Theatre Under The Stars Musical Society

Dates and Venue 8 July – 18 August 2012, 8pm | Malkin Bowl, Stanley Park

Director Sarah Rodgers Set Design Lauchlin Johnston Costume Design Chris Sinosich Lighting Design Gerald King Sound Design Alex Livland Musical director Christopher King Choreographer Dayna Tekatch Stage Manager Ryan McCallion

Reviewer Melanie Ewan

As dragonflies and tiny birds soared through the evening air, I took my seat within the growing crowds of the Malkin Bowl. The venue was stunning, the weather superb, and the atmosphere electric as an audience of all ages settled down, blankets and popcorn in hand. The band, live beneath the stage, ceased their tuning while a man took the stage to formally introduce our evening’s entertainment, The Music Man.

The introduction, addressed by actor Chris Adams, transported us to 1912 in a matter of minutes as political headlines and Model T mentions were delivered with comedic flare. It was a clever way to commence the night as the audience adopted an air of good humour before the show had even begun.

The Music Man is a musical production about a master salesman, Professor Harold Hill, who weaves a sneaky scam in River City, Iowa. He arrives with the promise of music - a boys marching band to fill the streets – but will he follow through? From the outset the audience is privy to his con, and watches as he dips and doodles his way in to the heart of River City. As with any good story, however, there is a sudden turn of events that blindsides both the townspeople and Harold in differing ways.

Having not seen this musical before, I was impressed by how physically demanding the performance was. Add to this the constant change in tone and speed of song and you end up with a remarkably engaging show. The cast and crew seemed well prepared for the challenge, with only a minor audio setback and one or two concerns with vocal range.

The production made good use of their space with clever use of props both large and small in every scene. In the category of set changes, The Music Man also did not disappoint, creating a feast for both the eyes and ears as actors seamlessly transitioned backgrounds and props while the band struck up a tune.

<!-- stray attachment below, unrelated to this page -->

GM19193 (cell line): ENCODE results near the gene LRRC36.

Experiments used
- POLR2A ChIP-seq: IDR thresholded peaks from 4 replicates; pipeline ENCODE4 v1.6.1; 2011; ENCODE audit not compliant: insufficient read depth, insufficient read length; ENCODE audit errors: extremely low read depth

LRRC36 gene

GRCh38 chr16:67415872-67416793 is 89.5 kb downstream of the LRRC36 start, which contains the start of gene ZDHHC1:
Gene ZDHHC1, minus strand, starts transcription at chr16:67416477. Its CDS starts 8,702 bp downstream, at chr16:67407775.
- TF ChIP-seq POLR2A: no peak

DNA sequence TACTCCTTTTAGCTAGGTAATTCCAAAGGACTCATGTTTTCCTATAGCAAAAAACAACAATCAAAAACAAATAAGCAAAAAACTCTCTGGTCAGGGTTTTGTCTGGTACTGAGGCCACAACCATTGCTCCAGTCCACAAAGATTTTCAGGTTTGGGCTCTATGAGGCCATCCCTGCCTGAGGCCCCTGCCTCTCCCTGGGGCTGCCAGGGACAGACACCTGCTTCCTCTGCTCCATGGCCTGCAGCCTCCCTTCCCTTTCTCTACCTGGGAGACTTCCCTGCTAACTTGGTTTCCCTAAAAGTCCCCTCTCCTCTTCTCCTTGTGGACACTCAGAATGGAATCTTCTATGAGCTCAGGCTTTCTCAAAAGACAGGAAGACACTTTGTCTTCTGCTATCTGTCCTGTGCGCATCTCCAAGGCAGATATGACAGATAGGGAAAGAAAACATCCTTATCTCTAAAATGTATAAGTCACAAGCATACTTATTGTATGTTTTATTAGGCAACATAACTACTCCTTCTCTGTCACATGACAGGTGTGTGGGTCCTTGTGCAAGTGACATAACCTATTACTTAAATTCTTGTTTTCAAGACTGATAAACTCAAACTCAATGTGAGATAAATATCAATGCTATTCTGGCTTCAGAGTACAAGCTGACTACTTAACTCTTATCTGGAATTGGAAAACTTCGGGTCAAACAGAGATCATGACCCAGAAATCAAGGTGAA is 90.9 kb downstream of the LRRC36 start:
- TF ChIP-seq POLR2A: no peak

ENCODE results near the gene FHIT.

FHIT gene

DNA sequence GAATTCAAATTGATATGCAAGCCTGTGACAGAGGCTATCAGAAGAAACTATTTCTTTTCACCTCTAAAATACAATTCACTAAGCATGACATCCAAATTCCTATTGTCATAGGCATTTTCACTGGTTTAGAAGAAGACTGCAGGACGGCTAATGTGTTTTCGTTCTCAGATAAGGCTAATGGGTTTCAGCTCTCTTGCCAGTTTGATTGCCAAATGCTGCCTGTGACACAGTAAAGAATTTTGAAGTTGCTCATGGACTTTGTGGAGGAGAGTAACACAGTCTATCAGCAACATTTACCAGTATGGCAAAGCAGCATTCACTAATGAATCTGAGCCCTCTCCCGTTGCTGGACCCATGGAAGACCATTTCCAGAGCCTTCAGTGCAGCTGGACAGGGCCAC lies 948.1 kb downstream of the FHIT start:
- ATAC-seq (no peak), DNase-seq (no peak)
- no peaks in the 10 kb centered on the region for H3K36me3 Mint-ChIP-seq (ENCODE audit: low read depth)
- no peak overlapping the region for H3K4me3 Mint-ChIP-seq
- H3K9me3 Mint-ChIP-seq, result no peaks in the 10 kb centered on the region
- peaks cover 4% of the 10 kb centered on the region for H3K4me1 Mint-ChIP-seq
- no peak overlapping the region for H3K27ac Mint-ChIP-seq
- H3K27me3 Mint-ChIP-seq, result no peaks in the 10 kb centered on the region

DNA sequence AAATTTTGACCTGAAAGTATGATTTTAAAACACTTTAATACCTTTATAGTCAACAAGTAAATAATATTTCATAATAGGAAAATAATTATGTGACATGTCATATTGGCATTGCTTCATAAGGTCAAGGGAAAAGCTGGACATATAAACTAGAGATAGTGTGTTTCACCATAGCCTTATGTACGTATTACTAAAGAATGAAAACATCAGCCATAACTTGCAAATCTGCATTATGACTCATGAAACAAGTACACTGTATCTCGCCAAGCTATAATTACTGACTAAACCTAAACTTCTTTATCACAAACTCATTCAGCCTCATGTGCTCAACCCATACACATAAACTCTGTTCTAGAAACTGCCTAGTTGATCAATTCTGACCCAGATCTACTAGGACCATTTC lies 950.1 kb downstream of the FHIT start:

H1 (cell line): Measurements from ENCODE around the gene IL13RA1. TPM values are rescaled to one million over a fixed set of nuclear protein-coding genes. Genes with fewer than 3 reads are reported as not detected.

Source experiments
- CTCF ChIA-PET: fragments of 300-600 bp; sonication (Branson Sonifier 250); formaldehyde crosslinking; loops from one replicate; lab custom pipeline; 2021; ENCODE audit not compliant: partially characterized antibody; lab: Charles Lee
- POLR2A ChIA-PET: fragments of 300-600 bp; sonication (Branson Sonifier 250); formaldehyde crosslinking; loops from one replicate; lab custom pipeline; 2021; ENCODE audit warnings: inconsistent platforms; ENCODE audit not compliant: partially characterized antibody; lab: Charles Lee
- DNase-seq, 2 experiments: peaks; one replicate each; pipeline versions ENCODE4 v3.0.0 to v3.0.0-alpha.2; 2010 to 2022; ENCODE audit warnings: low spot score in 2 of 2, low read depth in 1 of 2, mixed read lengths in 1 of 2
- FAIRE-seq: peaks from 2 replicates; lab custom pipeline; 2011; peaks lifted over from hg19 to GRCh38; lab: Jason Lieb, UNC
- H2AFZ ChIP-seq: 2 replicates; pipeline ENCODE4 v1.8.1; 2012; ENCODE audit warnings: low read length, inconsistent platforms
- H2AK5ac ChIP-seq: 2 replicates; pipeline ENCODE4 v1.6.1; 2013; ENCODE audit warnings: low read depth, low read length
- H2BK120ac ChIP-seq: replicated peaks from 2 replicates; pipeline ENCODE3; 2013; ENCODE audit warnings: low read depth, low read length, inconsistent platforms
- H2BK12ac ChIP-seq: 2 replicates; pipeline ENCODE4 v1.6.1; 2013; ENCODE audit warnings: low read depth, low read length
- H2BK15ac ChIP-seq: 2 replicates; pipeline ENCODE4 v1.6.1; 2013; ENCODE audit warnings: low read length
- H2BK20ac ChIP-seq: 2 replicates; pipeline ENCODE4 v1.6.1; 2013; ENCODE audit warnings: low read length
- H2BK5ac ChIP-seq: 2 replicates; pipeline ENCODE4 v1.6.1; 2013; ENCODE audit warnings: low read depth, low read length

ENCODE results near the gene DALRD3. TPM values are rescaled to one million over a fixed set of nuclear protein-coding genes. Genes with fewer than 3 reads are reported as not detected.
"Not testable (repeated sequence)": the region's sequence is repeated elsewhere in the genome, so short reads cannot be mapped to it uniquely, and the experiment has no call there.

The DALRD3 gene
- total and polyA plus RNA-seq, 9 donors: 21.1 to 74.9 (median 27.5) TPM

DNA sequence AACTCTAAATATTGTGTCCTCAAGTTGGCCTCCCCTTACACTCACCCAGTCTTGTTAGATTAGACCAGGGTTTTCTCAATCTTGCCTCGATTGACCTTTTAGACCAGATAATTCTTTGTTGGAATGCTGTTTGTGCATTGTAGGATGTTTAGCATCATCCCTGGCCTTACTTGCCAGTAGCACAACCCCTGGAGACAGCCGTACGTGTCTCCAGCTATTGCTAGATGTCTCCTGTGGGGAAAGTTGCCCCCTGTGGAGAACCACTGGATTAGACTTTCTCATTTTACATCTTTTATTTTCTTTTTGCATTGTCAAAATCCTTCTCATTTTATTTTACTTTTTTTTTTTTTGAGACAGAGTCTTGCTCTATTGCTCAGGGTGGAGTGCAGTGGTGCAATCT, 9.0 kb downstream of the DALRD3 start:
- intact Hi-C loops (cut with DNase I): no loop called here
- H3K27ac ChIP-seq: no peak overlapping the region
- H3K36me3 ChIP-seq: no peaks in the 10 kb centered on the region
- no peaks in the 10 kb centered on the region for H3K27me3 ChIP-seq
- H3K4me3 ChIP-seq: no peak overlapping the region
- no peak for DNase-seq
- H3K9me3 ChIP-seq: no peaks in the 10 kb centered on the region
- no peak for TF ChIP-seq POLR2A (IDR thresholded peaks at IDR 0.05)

There were a multitude of memorable moments throughout the evening that included: the wonderful laying affect created by the ‘hens’ of River City cheeping away the day, the grammatical faux-pa’s executed by the mayor, and little Winthrop Paroo (Aidan Wessels) singing his heart out arm in arm with his sister and mother. Of course the footbridge kissing scene was unforgettable in it’s own right as well.

While I may have a soft spot for barbershop quartets, I feel the need to draw attention to The Music Man’s foursome: Allen Upward, Dave Vincent, Taylor Lewis, and David Cotton. They did a beautiful job throughout the evening providing snippets of song and background music for the cast and audience members to enjoy.

Two choice scenes of the show include Harold’s romancing of Marion Paroo (portrayed by Samantha Currie) in the library, and the ensemble performance of Seventy-Six Trombones. The former was full of humour as Harold and a gaggle of teenagers woo ‘Miss Librarian’ in to Harold’s arms, while the latter exposed a string of exciting choreography and high calibre dancing. Honourable mention goes to Adams’ rendition of Shipoopi; a mirthful song and dance number that cannot help but brighten one’s day.

While the tale is a classic, and therefore predictable, TUTS' mounting of The Music Man breathes life in to its outdated roots. The high energy of the cast, combined with the delightful music, set design, and inherently amusing nature of the script earned the performance a standing ovation. As I made my way from Stanley Park, through a throng of jovial theatregoers, a line from the show came to mind; “you pile up enough tomorrows, and you'll find you are left with nothing but a lot of empty yesterdays. I don’t know about you, but I’d like to make today worth remembering."

© 2012 Melanie Ewan